John Houston is vice president, information security and privacy, and associate counsel for the UPMC, a $11 billion health system headquartered in Pittsburgh, Pa. (www.upmc.com). In this position, he has broad accountabilities across UPMC, including accountabilities related to privacy, information security and legal matters associated with the acquisition, licensing and use of technology. Mr. Houston is responsible for the UPMC startup “CloudConnect”, a company that offers cloud-based IT services to healthcare providers. He is also an adjunct assistant professor in the Department of Biomedical Informatics in the University of Pittsburgh School of Medicine.
John has been significantly involved in UPMC’s compliance with the privacy and security provisions of HIPAA and the American Recovery and Reinvestment Act. He has testified twice before the United States Senate’s Health, Education, Labor and Pension Committee and once before the U.S. Senate Judiciary Committee. He has also spoken nationally and internationally on such topics as health care privacy and health care information systems.
John was also a member of the National Committee on Vital and Health Statistics (NCVHS) from 2002 until 2010. NCVHS is a public advisory body that makes recommendations to the secretary of the U.S. Department of Health and Human Services. As a member of NCVHS, Mr. Houston co-chaired the NCVHS Subcommittee on Privacy, Confidentiality and Security.
John completed his undergraduate studies in 1986 at the University of Pittsburgh and received a Bachelor of Science in Computer Science and History. Mr. Houston later attended the Duquesne University School of Law where he received his JD degree in 1994.
John Houston is the Vice President of privacy and security and Associate counsel for UPMC, a $12 billion integrated healthcare delivery system headquartered in Pittsburgh, Pa. Among his many duties, John plays a key oversight role in the acquisition, licensing, and use of technology.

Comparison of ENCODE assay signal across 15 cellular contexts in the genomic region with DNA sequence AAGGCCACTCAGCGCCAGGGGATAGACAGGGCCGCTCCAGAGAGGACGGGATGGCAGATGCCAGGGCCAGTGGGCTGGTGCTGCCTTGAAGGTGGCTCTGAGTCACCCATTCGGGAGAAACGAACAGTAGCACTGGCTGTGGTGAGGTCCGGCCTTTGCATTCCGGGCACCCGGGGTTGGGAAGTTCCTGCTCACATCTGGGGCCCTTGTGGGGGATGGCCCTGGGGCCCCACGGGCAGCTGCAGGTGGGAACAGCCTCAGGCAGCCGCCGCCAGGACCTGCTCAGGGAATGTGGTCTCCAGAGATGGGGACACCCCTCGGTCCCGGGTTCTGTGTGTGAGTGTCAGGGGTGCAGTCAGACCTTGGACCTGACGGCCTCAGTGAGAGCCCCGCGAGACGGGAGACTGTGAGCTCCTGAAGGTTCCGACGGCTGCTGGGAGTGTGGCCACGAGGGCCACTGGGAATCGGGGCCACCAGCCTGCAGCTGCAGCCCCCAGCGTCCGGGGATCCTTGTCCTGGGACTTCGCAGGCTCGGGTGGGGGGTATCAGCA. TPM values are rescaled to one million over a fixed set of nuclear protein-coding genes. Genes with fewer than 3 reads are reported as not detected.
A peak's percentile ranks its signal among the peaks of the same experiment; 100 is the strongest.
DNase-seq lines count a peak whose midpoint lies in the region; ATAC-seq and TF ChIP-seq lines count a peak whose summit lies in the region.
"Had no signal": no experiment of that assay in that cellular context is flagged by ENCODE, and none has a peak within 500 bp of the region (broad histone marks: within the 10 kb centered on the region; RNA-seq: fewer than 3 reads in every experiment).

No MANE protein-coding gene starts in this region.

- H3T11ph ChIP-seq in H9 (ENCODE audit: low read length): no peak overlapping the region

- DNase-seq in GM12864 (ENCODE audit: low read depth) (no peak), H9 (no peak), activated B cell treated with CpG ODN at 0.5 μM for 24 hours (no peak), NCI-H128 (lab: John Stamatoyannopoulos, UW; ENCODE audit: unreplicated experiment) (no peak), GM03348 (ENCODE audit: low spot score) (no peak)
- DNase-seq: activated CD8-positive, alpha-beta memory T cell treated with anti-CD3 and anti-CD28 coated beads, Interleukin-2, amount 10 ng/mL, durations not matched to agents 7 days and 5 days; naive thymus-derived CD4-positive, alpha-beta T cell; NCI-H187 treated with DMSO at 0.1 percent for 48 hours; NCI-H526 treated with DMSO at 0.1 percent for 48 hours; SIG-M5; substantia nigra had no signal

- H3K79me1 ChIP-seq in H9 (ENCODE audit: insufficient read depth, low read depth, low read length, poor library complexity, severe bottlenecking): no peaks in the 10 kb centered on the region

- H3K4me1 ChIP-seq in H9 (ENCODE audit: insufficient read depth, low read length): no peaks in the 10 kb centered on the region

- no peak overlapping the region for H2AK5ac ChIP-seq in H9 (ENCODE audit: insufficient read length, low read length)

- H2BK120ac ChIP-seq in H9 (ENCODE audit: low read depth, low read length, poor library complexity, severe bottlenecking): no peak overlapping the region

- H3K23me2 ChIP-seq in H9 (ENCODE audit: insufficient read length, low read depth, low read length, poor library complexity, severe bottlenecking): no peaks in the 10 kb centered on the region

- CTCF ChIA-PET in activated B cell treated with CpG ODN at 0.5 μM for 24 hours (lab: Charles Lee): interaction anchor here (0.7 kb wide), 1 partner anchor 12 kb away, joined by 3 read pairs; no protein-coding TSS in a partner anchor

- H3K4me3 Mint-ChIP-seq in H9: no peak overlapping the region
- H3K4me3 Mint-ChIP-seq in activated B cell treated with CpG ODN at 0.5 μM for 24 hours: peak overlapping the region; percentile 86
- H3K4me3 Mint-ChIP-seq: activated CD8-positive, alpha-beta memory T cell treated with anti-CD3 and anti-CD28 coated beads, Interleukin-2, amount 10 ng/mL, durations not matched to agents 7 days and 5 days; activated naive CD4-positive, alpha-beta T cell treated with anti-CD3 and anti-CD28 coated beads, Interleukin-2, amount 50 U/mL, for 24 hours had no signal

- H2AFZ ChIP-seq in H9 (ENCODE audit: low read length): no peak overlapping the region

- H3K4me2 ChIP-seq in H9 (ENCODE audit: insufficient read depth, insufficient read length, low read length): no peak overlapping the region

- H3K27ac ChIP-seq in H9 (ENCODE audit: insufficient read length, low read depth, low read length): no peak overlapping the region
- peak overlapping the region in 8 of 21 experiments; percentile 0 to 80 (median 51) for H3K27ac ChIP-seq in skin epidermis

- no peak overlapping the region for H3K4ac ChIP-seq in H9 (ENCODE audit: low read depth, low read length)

UPMC spends millions on technology. These days, most acquisitions are "cloud-based deals", with far fewer being made for on premise software, when compared to the past. Needless to say, when it comes to securing data in the cloud, UPMC has a lot at stake.
In this session, John will discuss the market forces driving UPMC to the cloud. More importantly, he'll provide an overview of UPMC's cloud acquisition process, which he developed to make sure remote IT services are reliable and effectively delivered and that the data is appropriately safeguarded.
This information will benefit all providers, large and small.
As more data from medical devices is fed into EHRs on a provider’s network, finding ways to secure and protect the devices from viruses and other cyber threats has become a vital part of any comprehensive security program.
But securing these devices is a tough nut to crack for a number of reasons. Many are not managed by the IT department; clinicians are often resistant to new security safeguards that may impact their workflow; medical device vendors are often unresponsive to requests for security upgrades to existing software; and some of the upgrades can be prohibitively expensive.
In this session, senior security officers at three major healthcare systems share with attendees their approach to securing medical devices.
Among other things, they’ll address:
- Practices for assessing and mitigating medical device risks
- Processes for approving requests for new medical devices
- Responding to infected devices
- Vendor management
- Educating clinicians and administrators to the security risks medical devices pose.